"Conservation was my lifeblood. Without it, I feel lost."
A writer reflects on the emotional toll of losing their job during the pandemic.
|Aug 19|| 3||1|
Welcome to Inkcap, a newsletter about nature, ecology and conservation in the UK, written and reported by me, Sophie Yeo.
This is your Wednesday feature. You can still read last Friday’s news roundup: Welsh Sharks & Wildflower Mortuaries.
This week’s article is a guest feature. The author wanted to remain anonymous so they could write freely about a subject that is affecting thousands of people across the country right now: job losses.
Conservation work has been hit hard by the pandemic. It been horrible for the people employed in the sector, but also for nature itself. Restoration projects have been put on hold, nature reserves have witnessed destruction and vandalism, and charities have had to fall back on emergency funding where it exists. Thank you to today’s writer for highlighting the personal and emotional toll of this side of the coronavirus crisis.
The pandemic has taken so much from so many.
Everyone has been impacted in their own unique way. People have lost loved ones, livelihoods and freedoms. In my case, it was that I lost my job in the UK conservation sector.
I worked for a charity that was hit hard by the lockdown and associated economic recession. The reduced income meant it had to make cost savings and that meant making some staff redundant. I was one of them – and it has been devastating.
I have never been made redundant before; I did not know how it would feel or how I would cope. The initial impact was hard to process. It felt like the floor had been pulled out from under me. Everything had happened so fast. We’d only been in lockdown for two months: how had things escalated so quickly?
In those initial days, I relied on my daily lockdown nature walks to help my mind process the thoughts racing through it. I am lucky to have a relatively healthy mind that has always been able to stop itself sinking into depression – not everyone has this advantage. These walks helped me to come to terms with my new reality.
It has now been a little over a month since I became unemployed, and while the initial panic and upset has gone, what remains is an underlying feeling of deep sadness.
People that work in the conservation sector are some of the most passionate human beings I have ever met. They don’t do it for the money; they do it because they love wildlife and they want to help save it.
I am no exception. I loved my job, and I love the charity that I used to work for. A former colleague of mine pointed out that conservation was my lifeblood. She had it spot on. Working in conservation gives my life meaning: it defines who I am and what I want to be. With that ripped away, I feel lost.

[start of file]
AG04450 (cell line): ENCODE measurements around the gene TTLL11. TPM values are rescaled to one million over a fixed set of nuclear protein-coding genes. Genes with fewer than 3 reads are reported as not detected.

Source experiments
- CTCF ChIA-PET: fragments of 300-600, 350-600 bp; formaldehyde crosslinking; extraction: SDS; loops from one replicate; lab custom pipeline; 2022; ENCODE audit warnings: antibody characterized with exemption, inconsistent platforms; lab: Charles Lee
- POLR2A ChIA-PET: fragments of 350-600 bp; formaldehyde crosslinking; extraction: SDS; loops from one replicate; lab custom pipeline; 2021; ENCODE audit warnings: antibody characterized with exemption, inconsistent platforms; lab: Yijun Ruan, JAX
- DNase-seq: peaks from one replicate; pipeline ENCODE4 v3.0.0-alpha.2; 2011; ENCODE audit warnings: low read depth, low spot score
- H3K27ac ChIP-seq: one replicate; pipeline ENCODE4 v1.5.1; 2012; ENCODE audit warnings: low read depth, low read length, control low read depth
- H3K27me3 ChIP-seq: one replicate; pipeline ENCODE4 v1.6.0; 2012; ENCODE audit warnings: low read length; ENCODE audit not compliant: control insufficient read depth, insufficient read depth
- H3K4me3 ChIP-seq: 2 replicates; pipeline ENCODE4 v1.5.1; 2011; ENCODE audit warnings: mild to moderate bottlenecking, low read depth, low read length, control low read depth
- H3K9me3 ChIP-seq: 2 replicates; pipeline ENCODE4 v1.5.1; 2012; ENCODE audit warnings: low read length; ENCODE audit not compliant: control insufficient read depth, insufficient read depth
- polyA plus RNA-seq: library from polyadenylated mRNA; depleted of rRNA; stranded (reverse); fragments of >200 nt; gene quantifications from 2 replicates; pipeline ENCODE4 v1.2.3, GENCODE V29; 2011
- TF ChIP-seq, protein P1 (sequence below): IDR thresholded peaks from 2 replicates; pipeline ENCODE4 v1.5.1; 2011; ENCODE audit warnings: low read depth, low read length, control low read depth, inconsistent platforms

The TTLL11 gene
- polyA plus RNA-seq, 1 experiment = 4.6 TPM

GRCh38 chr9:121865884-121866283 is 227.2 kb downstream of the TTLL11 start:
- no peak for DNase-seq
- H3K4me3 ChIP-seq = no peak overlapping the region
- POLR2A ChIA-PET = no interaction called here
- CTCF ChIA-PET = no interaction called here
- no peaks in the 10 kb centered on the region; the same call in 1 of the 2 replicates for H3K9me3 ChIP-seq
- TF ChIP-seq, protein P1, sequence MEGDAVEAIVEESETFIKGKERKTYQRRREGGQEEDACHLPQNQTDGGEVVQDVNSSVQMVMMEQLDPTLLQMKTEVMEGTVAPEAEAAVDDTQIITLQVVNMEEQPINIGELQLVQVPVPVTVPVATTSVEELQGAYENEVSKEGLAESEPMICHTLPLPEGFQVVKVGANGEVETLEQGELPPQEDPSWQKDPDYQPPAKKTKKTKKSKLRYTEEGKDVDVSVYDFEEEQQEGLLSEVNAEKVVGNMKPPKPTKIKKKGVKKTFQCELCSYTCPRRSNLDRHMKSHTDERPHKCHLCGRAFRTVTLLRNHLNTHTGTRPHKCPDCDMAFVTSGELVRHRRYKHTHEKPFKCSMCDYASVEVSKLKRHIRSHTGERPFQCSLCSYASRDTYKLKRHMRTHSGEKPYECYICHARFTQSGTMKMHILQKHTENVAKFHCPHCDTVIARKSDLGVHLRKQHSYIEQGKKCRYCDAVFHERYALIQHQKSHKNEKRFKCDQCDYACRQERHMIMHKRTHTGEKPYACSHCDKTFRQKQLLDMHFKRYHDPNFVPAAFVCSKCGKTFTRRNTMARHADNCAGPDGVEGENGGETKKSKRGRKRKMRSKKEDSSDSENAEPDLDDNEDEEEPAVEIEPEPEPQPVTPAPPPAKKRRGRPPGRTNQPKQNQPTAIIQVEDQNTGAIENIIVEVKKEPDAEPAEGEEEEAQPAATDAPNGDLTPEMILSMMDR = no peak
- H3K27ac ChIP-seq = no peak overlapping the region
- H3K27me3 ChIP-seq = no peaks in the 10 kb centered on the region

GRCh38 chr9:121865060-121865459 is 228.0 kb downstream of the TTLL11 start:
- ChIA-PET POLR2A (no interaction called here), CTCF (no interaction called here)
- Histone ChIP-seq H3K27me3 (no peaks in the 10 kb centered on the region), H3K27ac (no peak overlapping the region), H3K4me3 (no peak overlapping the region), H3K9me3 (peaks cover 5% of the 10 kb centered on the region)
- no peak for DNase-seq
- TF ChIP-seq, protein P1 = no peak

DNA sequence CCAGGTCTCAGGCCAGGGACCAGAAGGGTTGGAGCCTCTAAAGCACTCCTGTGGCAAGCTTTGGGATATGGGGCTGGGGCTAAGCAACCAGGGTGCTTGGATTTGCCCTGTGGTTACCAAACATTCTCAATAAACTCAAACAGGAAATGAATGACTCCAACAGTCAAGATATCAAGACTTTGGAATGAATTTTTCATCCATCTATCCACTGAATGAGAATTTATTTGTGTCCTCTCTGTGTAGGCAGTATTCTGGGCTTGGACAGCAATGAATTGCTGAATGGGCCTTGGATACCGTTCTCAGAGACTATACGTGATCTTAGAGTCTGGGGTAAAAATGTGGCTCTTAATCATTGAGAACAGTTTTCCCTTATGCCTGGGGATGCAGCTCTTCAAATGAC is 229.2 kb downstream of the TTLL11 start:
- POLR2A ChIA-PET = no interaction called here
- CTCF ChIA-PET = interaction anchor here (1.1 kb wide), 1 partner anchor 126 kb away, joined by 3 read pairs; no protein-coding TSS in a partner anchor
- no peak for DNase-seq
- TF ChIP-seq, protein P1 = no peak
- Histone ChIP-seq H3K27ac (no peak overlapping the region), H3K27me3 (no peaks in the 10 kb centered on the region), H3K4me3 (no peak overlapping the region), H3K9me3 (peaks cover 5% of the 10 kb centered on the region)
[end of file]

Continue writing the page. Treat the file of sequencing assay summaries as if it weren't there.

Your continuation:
But it isn’t just my lifeblood that I worry about: it is the lifeblood of the conservation sector as a whole. I care deeply about the conservation sector and to see it torn apart is heartbreaking.
I’ve always considered the task of saving the planet’s beautiful wildlife as our most vital and urgent work, yet that task has largely fallen to a scandalously underfunded and undervalued conservation sector.
It is a sector that is shrinking just as it needs to be expanding. Employees of these organisations work tirelessly, yet the tasks facing them grow bigger every year as environmental destruction accelerates. How can we save the planet with less conservation work taking place?
This is where you can help. I urge you, if you can, to support our conservation charities. They need us now more than ever.
Coronavirus has affected the whole sector, from the National Trust to your local Wildlife Trust. More than a thousand staff face losing their jobs at the National Trust, with other smaller charities also undergoing redundancy consultations. Vital projects are being put on hold, with the National Trust either stopping or deferring £124 million of projects. Many charities are forecasting that it will take them years to recover.
We can all play a part in helping the sector to recover. Your support, whether it be financial or through volunteering, is vital to helping them through this current crisis. If we want to save wildlife in this country, we will need our charities back to full strength.
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